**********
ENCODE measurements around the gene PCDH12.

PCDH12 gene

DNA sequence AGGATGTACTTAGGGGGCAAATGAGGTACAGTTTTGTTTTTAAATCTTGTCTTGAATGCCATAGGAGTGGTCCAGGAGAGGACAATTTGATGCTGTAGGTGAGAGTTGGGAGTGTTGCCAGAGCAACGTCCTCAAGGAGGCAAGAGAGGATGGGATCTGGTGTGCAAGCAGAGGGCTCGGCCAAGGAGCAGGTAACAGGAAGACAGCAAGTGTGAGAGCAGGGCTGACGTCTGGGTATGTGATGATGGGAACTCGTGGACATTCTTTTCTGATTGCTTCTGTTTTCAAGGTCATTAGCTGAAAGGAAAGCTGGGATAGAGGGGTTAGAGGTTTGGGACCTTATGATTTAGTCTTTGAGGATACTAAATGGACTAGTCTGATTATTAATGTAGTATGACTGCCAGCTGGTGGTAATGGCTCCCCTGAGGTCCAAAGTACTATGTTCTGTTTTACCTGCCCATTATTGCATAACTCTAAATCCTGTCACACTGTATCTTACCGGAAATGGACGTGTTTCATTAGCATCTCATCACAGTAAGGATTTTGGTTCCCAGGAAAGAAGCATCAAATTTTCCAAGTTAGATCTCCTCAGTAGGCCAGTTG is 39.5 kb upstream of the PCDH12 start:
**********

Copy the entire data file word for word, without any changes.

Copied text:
ENCODE measurements around the gene PCDH12.

PCDH12 gene

DNA sequence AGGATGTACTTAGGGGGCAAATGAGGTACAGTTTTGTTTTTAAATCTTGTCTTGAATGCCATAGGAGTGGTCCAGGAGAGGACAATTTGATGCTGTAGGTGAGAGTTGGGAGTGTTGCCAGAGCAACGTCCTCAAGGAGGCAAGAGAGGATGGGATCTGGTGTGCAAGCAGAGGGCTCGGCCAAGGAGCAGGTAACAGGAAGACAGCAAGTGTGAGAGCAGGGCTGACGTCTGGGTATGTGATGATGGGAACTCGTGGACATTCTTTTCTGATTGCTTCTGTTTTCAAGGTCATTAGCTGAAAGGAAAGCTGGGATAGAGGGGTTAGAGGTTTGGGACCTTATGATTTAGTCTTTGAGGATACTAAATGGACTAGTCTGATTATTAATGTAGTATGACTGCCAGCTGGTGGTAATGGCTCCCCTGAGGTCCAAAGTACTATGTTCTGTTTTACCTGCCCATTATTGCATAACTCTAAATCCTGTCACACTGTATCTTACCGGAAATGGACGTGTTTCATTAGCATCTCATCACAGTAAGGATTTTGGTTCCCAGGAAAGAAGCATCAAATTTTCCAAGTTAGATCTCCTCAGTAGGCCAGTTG is 39.5 kb upstream of the PCDH12 start: